On January 9, 2018, the Inter-American Court of Human Rights (IACtHR), the judicial organ of the human rights system in the Americas, published an advisory opinion holding that Member States of the American Convention on Human Rights have an obligation to permit transgender individuals to change their name and gender on identity documents, to recognize same-sex marriage, and to ensure the economic rights of those in same-sex relationships. [IACtHR Press Release (in Spanish only)] See I/A Court H.R., Obligaciones Estatales en Relación Con el Cambio de Nombre, la Identidad de Género, Y los Derechos Derivados de un Vínculo Entre Parejas del Mismo Sexo. Advisory Opinion OC-24/17. 24 November 2017, para. 229 (in Spanish only). In 2016, Costa Rica filed a request for the advisory opinion, asking the Inter-American Court to clarify two questions arising under the American Convention. The first question was whether States are obligated to provide procedures for name, photo, and gender changes in accordance with an individual’s gender identity, and whether Costa Rica’s practices conform with this obligation. The second question was whether States are obligated to recognize the economic rights derived from a bond between same-sex persons. [IACtHR Press Release] See Obligaciones Estatales en Relación Con el Cambio de Nombre, la Identidad de Género, Y los Derechos Derivados de un Vínculo Entre Parejas del Mismo Sexo. 24 November 2017, para. 1. The Inter-American Court answered in the affirmative to Costa Rica’s questions. [IACtHR Press Release] The finding applies to all 23 States parties to the American Convention.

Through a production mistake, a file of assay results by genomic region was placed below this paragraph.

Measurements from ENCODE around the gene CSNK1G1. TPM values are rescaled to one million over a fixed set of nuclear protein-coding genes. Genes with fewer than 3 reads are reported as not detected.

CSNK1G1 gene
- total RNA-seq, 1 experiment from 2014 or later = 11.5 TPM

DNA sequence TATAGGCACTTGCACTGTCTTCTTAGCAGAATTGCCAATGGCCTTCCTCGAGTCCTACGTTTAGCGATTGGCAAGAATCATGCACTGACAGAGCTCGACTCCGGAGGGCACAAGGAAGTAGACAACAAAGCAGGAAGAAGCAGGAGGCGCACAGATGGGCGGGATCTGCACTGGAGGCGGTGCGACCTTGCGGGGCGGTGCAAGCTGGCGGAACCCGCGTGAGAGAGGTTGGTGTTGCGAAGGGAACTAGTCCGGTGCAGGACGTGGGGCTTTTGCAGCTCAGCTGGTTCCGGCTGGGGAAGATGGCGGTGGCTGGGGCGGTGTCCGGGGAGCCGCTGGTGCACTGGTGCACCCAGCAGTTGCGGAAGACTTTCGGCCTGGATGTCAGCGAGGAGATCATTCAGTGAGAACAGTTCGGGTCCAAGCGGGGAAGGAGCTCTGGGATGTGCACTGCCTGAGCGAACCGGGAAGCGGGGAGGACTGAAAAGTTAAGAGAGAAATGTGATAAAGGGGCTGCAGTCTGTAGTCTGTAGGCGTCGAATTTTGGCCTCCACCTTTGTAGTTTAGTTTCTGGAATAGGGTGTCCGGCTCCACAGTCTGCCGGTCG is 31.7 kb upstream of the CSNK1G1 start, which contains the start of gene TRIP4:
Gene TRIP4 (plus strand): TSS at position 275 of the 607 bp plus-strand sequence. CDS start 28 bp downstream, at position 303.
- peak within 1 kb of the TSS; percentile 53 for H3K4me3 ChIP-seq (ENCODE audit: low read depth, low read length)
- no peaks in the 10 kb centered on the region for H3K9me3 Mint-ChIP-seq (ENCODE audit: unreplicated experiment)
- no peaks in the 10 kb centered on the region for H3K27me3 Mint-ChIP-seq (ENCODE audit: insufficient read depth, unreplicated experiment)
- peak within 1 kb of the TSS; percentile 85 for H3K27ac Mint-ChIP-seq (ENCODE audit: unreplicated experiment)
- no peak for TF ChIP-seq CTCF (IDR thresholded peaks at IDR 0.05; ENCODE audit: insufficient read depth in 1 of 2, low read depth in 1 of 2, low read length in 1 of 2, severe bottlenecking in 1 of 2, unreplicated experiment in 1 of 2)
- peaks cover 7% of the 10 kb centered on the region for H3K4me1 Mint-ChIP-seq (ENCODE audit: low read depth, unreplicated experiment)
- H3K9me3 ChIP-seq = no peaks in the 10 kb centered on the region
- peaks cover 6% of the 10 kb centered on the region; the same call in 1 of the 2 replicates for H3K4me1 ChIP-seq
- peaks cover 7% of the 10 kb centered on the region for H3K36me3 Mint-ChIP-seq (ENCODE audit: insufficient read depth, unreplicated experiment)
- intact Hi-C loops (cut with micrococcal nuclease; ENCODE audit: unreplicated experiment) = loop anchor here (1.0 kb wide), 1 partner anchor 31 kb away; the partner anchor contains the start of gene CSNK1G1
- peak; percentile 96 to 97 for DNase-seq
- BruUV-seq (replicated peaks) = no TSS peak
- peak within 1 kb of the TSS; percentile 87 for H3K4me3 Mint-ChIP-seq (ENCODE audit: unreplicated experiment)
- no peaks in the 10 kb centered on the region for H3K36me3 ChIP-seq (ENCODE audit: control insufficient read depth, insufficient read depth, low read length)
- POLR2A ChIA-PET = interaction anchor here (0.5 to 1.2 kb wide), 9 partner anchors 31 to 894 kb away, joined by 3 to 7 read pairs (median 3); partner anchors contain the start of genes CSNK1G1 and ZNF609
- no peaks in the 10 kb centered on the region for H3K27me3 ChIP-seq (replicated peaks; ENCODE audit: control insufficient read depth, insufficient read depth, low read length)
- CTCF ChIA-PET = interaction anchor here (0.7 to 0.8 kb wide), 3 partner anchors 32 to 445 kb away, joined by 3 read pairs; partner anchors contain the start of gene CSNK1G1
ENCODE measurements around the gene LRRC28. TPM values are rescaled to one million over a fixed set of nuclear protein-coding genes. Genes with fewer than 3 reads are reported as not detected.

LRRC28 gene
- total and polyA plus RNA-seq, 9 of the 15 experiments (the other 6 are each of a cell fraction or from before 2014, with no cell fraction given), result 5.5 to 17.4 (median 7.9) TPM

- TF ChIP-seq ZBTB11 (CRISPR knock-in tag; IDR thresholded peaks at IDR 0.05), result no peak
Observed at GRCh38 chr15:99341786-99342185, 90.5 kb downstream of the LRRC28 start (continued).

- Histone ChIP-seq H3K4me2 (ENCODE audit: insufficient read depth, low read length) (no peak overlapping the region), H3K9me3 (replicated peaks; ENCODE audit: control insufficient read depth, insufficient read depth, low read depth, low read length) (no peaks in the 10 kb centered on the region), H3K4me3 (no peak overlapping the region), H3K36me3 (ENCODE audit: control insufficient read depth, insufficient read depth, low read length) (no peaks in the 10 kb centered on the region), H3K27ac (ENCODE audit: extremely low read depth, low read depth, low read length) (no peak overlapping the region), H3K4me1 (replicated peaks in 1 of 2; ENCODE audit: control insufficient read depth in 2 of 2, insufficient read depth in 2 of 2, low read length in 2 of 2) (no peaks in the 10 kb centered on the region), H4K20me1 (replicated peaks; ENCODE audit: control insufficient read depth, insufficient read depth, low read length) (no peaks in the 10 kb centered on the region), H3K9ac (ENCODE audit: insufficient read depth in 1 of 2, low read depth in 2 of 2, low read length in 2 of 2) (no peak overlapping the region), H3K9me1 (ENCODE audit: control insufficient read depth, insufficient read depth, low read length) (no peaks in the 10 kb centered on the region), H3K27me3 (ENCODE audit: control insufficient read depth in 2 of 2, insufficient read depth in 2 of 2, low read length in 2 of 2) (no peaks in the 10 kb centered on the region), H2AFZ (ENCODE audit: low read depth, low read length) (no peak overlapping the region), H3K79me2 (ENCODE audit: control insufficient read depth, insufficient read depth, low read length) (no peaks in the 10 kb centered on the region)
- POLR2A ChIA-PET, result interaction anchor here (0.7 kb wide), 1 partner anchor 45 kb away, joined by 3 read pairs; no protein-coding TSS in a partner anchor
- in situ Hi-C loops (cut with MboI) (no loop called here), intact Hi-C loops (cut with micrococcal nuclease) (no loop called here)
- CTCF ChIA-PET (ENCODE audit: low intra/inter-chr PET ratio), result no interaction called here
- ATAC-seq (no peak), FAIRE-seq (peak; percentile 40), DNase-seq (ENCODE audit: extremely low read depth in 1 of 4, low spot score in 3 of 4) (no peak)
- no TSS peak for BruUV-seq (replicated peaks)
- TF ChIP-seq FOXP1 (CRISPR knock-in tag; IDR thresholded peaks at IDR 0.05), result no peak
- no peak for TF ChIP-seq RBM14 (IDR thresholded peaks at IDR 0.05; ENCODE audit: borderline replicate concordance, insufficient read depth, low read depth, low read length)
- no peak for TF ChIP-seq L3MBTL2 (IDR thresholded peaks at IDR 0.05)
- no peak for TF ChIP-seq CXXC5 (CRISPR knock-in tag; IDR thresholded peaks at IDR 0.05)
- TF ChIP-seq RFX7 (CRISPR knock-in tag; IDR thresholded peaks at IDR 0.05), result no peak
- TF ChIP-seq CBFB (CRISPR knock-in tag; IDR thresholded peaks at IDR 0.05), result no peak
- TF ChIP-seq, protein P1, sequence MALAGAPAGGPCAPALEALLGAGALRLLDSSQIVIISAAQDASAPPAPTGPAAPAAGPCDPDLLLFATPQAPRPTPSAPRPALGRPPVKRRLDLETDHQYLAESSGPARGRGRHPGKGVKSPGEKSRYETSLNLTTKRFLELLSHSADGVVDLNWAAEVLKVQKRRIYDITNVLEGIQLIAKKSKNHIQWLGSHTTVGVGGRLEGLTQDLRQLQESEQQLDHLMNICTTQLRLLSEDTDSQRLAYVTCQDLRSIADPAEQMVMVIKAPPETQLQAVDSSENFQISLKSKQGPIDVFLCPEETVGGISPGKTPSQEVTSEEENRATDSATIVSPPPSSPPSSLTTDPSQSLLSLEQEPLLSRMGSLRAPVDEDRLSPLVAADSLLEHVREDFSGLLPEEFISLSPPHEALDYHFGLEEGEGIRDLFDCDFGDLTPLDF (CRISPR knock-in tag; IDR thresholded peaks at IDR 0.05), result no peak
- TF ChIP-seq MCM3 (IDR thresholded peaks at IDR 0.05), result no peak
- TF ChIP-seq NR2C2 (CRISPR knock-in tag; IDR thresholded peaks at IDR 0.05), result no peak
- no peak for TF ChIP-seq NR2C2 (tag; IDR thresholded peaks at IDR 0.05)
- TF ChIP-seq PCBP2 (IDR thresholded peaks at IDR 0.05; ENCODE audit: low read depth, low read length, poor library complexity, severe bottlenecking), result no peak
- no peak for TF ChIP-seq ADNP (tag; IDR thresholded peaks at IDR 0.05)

The opinion has received international recognition for its advancement of LGBTQ rights; the recently appointed Independent Expert on protection against violence and discrimination based on sexual orientation and gender identity, Victor Madrigal-Borloz, has expressed that “the protections described by the Court in this Advisory Opinion will have an extremely positive impact in addressing stigma, promoting socio-cultural inclusion and furthering legal recognition of gender identity.” [OHCHR Press Release] Although Costa Rica is one of several Latin American countries that do not currently permit same-sex marriage, officials from the Costa Rican government are willing to embrace the Court’s opinion, with Costa Rica’s Vice-President Ana Helena Chacón quoted as saying that the decision would be adopted “in its totality.” [Reuters; BBC].
Gender Identity and the American Convention